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Timefulness: how thinking like a geologist can help save the world

By Bjornerud, Marcia

Publishing Date: [2018]

Classification: 300

Call Number: 304.23 BJO

Explains why an awareness of Earth's temporal rhythms is critical to planetary survival and offers suggestions for how to create a more time-literate society.

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The uninhabitable earth: life after warming

By Wallace-Wells, David

Publishing Date: [2019]

Classification: 300

Call Number: 304.28 WAL

"It is worse, much worse, than you think. If your anxiety about global warming is dominated by fears of sea-level rise, you are barely scratching the surface of what terrors are possible. In California, wildfires now rage year-round, destroying thousands of homes. Across the US, "500-year" storms pummel communities month after month, and floods displace tens of millions annually. This is only a preview of the changes to come. And they are coming fast. Without a revolution in how billions of humans conduct their lives, parts of the Earth could become close to uninhabitable, and other parts horrifically inhospitable, as soon as the end of this century. In his travelogue of our near future, David Wallace-Wells brings into stark relief the climate troubles that await--food shortages, refugee emergencies, and other crises that will reshape the globe. But the world will be remade by warming in more profound ways as well, transforming our politics, our culture, our relationship to technology, and our sense of history. It will be all-encompassing, shaping and distorting nearly every aspect of human life as it is lived today. Like An Inconvenient Truth and Silent Spring before it, The Uninhabitable Earth is both a meditation on the devastation we have brought upon ourselves and an impassioned call to action. For just as the world was brought to the brink of catastrophe within the span of a lifetime, the responsibility to avoid it now belongs to a single generation"--

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The princess problem: guiding our girls through the princess-obsessed years

By Hains, Rebecca C.

Publishing Date: c2014

Classification: 300

Call Number: 305.23 HAI

Features advice and stories from parents, educators, psychologists, and children's industry insiders to help equip every parent with skills to navigate today's princess-saturated world.

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White trash: the 400-year untold history of class in America

By Isenberg, Nancy

Publishing Date: [2016]

Classification: 300

Call Number: 305.5097 ISE

"A history of the class system in America from the colonial era to the present illuminates the crucial legacy of the underprivileged white demographic, citing the pivotal contributions of lower-class white workers in wartime, social policy, and the rise of the Republican Party,"--NoveList.

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Hattiesburg: an American city in black and white

By Sturkey, William

Publishing Date: 2019

Classification: 300

Call Number: 305.8 STU

In this rich multigenerational saga of race and family in Hattiesburg, Mississippi, William Sturkey reveals the personal stories behind the men and women who struggled to uphold their southern "way of life" against the threat of desegregation, and those who fought to tear it down in the name of justice and racial equality.--

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Gods of the upper air: how a circle of renegade anthropologists reinvented race, sex, and gender in the twentieth century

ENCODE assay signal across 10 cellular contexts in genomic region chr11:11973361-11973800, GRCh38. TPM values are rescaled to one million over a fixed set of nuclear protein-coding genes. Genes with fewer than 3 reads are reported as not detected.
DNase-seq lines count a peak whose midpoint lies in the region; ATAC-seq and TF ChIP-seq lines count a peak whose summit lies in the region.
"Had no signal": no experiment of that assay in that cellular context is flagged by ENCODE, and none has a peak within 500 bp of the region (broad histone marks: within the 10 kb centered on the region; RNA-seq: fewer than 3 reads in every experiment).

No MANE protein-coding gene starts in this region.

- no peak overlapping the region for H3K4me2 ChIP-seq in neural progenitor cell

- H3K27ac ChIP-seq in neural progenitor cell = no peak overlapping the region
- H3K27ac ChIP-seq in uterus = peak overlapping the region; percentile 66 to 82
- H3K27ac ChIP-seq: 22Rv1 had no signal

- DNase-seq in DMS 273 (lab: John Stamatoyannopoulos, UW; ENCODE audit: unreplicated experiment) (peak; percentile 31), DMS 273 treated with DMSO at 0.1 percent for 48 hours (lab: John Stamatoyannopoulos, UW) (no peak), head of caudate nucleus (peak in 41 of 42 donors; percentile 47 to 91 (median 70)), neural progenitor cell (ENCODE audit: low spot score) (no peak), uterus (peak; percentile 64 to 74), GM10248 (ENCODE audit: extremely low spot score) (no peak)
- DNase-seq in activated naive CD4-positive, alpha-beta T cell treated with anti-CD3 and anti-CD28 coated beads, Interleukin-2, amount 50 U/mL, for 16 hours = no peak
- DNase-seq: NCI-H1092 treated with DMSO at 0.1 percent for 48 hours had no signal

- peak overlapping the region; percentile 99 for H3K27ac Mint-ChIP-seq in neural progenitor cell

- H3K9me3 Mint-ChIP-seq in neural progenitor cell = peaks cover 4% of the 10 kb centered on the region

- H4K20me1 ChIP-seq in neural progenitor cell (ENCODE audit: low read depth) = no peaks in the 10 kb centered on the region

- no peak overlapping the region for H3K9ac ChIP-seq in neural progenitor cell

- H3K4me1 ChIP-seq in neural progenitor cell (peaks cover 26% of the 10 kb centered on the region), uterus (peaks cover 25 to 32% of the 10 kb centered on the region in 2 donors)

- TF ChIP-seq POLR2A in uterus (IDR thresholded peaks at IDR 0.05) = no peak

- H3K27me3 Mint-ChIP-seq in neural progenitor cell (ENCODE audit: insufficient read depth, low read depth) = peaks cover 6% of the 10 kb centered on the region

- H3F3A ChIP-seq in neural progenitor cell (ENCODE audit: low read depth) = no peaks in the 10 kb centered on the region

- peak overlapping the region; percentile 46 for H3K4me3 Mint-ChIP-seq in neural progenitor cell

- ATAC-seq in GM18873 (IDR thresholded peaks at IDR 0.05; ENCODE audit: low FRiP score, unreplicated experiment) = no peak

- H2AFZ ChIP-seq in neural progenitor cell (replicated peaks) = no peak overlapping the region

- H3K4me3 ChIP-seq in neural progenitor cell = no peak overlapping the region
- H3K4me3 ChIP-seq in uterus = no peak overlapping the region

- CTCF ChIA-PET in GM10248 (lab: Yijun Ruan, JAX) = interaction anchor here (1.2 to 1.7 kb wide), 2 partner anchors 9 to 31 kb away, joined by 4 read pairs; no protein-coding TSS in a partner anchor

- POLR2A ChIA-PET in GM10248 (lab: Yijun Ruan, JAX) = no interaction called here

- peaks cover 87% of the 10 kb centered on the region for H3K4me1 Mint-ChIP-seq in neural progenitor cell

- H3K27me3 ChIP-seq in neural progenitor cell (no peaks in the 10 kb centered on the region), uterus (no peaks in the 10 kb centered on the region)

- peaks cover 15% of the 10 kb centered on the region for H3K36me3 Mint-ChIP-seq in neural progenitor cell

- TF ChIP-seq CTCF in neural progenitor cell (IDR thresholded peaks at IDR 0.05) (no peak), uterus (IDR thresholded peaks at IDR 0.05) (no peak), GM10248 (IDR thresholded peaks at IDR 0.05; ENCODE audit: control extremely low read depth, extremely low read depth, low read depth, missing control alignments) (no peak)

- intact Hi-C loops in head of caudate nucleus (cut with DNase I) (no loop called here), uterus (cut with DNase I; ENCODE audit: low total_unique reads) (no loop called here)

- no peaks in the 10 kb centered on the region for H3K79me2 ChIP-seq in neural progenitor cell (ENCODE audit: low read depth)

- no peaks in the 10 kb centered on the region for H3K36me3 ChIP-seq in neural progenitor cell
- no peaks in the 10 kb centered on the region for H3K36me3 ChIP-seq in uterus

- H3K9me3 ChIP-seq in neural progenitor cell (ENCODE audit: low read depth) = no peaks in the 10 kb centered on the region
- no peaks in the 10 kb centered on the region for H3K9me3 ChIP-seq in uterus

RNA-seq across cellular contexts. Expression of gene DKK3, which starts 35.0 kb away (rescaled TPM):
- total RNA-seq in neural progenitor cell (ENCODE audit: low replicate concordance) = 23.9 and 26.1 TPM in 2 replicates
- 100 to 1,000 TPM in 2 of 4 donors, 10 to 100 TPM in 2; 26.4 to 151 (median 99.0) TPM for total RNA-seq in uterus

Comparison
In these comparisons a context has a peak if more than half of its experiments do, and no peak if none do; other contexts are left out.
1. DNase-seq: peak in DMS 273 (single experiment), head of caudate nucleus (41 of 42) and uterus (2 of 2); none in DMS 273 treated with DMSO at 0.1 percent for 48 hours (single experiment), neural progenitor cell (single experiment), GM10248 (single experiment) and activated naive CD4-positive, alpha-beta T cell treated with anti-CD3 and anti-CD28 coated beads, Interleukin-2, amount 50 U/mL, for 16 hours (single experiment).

By King, Charles

Publishing Date: [2019]

Classification: 300

Call Number: 306 KIN

"At the end of the 19th century, everyone knew that people were defined by their race and sex and were fated by birth and biology to be more or less intelligent, able, nurturing, or warlike. But one rogue researcher looked at the data and decided everyone was wrong. Franz Boas was the very image of a mad scientist: a wild-haired immigrant with a thick German accent. By the 1920s he was also the foundational thinker and public face of a new school of thought at Columbia University called cultural anthropology. He proposed that cultures did not exist on a continuum from primitive to advanced. Instead, every society solves the same basic problems -- from childrearing to how to live well -- with its own set of rules, beliefs, and taboos. Boas's students were some of the century's intellectual stars: Margaret Mead, the outspoken field researcher whose Coming of Age in Samoa is one of the most widely read works of social science of all time; Ruth Benedict, the great love of Mead's life, whose research shaped post-Second World War Japan; Ella Deloria, the Dakota Sioux activist who preserved the traditions of Native Americans of the Great Plains; and Zora Neale Hurston, whose studies under Boas fed directly into her now-classic novel, Their Eyes Were Watching God. Together, they mapped vanishing civilizations from the Arctic to the South Pacific and overturned the relationship between biology and behavior. Their work reshaped how we think of women and men, normalcy and deviance, and re-created our place in a world of many cultures and value systems. Gods of the Upper Air is a page-turning narrative of radical ideas and adventurous lives, a history rich in scandal, romance, and rivalry, and a genesis story of the fluid conceptions of identity that define our present moment"--

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NEW RELEASE

Tightrope: Americans reaching for hope

By Kristof, Nicholas D.

Publishing Date: 2020

Classification: 300

Call Number: 306.0973 KRI

A plea -- deeply personal and told through the lives of real Americans -- to address the crisis in working-class America, while focusing on solutions to mend a half century of governmental failure.

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The right side of history: how reason and moral purpose made the West great

By Shapiro, Ben

Publishing Date: [2019]

Classification: 300

Call Number: 306.0973 SHA

An outspoken conservative commentator considers the state of the West today, asking why, if American lives have never been better than at any other time in history, the United States' political, social, and economic situation is beginning to erode.